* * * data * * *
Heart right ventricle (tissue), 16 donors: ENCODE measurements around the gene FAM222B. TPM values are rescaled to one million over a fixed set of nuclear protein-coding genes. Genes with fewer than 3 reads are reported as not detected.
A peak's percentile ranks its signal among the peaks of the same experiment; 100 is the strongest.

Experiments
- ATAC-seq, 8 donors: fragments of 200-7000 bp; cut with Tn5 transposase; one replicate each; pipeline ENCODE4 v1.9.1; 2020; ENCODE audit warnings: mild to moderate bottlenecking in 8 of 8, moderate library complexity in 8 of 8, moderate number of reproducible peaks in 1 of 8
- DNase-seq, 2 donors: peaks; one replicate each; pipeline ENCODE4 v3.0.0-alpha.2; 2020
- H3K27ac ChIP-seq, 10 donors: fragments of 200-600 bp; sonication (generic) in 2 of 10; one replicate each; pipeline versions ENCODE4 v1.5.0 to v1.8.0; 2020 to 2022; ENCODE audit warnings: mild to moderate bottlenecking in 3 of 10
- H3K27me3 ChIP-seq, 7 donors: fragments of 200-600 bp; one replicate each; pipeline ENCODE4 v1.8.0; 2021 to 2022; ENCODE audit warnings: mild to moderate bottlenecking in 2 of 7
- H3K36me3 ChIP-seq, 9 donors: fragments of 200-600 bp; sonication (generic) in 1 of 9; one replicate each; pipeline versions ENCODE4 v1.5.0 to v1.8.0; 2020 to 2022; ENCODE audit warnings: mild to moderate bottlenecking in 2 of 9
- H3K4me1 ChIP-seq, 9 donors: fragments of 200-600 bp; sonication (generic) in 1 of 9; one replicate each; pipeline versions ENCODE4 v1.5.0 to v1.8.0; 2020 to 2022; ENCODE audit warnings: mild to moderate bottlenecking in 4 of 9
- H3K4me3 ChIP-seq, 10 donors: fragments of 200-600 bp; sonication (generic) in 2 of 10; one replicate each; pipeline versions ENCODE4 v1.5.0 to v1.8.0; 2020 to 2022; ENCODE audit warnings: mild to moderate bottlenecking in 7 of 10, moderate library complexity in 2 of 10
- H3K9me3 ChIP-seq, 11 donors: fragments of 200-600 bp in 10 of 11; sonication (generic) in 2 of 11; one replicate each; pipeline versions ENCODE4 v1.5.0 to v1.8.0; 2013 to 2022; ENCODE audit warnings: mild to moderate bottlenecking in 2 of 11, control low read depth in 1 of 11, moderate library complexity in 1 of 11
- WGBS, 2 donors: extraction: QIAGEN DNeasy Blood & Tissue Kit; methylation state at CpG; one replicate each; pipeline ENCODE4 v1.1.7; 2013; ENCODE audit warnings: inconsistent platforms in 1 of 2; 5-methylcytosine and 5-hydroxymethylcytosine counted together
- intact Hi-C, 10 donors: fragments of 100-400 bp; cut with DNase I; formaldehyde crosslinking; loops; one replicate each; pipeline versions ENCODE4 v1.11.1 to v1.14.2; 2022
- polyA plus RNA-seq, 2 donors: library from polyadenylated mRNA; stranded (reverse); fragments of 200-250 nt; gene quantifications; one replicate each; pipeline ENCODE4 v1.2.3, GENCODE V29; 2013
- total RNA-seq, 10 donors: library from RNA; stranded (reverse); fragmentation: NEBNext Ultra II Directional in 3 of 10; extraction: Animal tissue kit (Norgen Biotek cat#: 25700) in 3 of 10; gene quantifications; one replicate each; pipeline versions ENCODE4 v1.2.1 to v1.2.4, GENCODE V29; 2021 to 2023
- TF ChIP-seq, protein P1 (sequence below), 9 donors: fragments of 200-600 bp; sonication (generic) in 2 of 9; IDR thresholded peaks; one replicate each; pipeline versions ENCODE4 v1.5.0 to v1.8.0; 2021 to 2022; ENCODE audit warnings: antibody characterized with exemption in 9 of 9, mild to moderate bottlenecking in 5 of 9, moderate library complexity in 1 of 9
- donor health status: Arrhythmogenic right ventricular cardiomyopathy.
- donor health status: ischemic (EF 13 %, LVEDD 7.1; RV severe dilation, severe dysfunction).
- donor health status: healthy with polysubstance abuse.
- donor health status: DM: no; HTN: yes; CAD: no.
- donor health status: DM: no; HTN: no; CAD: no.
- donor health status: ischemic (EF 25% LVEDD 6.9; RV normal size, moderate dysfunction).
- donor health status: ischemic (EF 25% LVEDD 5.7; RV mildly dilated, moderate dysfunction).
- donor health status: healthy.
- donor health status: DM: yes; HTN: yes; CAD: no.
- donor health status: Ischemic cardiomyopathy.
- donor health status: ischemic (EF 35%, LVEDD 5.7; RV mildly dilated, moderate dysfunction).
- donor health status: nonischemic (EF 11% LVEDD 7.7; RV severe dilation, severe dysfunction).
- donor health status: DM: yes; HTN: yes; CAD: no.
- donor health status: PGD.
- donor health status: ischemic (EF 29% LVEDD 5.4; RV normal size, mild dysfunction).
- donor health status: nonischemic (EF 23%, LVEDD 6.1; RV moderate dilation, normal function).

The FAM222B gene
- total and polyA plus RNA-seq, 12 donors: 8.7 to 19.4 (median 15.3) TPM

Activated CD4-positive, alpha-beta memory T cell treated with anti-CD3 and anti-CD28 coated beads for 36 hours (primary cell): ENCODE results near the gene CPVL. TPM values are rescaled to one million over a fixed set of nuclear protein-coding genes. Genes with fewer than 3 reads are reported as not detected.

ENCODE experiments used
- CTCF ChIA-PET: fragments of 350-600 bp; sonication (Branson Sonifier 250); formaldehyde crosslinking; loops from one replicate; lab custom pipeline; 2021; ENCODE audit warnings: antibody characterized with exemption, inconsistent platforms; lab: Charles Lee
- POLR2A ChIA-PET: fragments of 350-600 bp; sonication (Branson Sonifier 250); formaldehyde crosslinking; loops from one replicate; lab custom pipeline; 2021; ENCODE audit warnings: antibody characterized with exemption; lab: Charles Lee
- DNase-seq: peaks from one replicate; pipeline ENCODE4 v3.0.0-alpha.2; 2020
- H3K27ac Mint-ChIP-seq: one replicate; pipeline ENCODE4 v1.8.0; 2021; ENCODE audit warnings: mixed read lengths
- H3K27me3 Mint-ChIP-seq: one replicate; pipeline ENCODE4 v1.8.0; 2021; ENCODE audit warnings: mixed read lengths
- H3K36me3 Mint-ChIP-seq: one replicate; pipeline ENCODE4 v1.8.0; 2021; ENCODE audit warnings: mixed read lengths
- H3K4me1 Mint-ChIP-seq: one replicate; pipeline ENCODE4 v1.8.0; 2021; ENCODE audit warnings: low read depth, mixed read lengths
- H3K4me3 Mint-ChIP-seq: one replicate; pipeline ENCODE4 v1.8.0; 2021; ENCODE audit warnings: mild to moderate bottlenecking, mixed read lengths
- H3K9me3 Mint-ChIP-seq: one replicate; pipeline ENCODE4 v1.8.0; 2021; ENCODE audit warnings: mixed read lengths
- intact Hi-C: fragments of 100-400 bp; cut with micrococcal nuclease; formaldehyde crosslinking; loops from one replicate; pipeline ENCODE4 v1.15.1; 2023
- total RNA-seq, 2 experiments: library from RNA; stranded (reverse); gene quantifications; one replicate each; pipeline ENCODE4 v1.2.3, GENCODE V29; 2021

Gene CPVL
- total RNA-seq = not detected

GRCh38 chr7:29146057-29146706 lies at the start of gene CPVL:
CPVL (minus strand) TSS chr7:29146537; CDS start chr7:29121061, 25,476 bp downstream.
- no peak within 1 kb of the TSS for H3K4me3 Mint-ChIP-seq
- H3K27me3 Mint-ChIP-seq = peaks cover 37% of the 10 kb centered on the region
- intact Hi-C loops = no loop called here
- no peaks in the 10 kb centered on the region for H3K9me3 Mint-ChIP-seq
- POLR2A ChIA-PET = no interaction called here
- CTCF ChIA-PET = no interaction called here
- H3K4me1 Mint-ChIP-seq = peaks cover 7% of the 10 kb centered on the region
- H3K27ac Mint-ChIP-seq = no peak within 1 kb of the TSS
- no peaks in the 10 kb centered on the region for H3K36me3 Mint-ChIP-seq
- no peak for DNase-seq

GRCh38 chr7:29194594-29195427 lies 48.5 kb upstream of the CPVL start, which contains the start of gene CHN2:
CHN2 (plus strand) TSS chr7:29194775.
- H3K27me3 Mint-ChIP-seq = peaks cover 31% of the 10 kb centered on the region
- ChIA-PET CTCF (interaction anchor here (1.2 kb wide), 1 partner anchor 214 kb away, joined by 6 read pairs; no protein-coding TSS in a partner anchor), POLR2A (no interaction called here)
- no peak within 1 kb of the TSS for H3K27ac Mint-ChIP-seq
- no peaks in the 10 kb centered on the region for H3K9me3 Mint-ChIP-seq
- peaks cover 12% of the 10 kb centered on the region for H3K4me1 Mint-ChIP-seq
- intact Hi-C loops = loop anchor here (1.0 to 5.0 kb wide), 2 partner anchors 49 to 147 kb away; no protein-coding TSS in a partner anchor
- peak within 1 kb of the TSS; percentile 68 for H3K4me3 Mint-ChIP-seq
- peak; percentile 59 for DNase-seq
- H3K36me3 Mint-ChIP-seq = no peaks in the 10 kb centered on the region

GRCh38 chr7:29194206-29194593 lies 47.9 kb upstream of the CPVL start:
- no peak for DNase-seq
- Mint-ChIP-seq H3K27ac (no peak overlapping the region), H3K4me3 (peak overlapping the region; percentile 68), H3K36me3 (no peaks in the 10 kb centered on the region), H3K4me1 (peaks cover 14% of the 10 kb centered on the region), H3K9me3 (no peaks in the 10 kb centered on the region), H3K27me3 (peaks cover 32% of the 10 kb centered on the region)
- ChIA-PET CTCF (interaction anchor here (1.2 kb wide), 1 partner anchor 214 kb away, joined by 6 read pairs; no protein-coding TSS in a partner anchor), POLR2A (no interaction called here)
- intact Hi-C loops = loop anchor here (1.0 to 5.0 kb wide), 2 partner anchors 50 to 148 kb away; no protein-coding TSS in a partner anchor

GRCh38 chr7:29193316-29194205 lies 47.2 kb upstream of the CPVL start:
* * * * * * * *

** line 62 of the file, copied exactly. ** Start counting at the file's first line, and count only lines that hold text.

GRCh38 chr7:29194594-29195427 lies 48.5 kb upstream of the CPVL start, which contains the start of gene CHN2: